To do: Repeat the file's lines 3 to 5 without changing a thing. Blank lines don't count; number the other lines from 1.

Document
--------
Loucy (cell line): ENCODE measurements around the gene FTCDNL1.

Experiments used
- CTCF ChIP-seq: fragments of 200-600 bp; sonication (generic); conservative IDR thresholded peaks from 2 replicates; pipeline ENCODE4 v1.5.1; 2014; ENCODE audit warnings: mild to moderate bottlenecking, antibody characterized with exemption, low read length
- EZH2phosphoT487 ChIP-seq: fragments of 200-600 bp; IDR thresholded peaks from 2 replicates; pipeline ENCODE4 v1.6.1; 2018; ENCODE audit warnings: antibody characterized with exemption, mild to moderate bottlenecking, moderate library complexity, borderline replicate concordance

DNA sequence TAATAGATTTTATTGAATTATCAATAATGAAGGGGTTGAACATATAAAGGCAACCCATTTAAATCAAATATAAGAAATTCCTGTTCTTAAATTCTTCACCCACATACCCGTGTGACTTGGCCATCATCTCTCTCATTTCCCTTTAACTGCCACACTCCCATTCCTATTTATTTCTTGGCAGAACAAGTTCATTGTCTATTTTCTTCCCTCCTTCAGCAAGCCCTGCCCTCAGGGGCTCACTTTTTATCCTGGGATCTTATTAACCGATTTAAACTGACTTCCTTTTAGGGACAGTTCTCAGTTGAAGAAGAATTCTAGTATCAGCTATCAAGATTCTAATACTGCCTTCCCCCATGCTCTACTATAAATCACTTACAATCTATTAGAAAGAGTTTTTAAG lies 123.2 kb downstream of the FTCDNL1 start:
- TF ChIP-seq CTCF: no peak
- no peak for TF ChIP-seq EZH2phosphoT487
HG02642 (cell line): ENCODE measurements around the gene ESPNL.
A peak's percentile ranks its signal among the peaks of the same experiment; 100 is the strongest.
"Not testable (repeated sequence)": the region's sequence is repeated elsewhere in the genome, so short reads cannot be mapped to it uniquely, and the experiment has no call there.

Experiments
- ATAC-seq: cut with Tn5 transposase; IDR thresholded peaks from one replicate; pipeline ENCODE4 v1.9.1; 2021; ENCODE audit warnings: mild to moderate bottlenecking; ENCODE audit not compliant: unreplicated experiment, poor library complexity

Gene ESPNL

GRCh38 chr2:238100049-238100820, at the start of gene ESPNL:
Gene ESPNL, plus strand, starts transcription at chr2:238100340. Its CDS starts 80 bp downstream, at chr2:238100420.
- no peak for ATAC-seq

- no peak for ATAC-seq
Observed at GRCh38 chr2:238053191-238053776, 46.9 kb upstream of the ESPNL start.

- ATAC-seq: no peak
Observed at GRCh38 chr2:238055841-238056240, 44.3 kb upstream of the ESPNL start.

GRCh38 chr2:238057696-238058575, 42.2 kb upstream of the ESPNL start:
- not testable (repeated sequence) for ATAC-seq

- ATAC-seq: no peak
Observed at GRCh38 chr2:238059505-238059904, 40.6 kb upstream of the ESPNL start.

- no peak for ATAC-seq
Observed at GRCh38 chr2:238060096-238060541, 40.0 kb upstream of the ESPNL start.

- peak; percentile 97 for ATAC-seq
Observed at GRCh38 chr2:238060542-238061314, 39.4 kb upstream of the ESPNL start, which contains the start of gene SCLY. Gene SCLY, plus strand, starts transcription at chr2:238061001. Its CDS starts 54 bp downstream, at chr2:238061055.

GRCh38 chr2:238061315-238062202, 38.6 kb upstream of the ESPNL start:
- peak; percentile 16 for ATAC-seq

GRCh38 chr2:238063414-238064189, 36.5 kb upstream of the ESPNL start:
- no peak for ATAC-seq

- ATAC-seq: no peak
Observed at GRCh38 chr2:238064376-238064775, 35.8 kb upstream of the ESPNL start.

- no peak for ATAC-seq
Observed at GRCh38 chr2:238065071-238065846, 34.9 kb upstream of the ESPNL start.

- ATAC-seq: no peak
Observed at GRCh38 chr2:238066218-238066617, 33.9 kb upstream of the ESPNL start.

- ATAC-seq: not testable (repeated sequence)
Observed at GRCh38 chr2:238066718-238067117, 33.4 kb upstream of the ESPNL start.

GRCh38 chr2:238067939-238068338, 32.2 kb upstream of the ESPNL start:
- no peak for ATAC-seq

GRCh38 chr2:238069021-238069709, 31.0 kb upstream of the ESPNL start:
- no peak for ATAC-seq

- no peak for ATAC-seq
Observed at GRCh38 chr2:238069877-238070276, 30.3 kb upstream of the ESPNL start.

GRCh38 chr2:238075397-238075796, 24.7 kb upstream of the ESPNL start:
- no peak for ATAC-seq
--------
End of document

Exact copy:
- CTCF ChIP-seq: fragments of 200-600 bp; sonication (generic); conservative IDR thresholded peaks from 2 replicates; pipeline ENCODE4 v1.5.1; 2014; ENCODE audit warnings: mild to moderate bottlenecking, antibody characterized with exemption, low read length
- EZH2phosphoT487 ChIP-seq: fragments of 200-600 bp; IDR thresholded peaks from 2 replicates; pipeline ENCODE4 v1.6.1; 2018; ENCODE audit warnings: antibody characterized with exemption, mild to moderate bottlenecking, moderate library complexity, borderline replicate concordance

DNA sequence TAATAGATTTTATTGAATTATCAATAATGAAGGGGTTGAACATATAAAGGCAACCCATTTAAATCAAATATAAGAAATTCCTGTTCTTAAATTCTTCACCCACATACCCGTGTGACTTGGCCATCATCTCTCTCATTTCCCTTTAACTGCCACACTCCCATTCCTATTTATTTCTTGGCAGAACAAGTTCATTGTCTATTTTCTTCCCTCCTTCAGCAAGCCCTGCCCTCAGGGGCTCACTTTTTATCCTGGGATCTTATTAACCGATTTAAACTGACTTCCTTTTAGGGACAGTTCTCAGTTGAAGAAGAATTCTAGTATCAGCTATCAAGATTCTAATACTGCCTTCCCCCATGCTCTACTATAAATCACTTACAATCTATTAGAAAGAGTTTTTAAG lies 123.2 kb downstream of the FTCDNL1 start: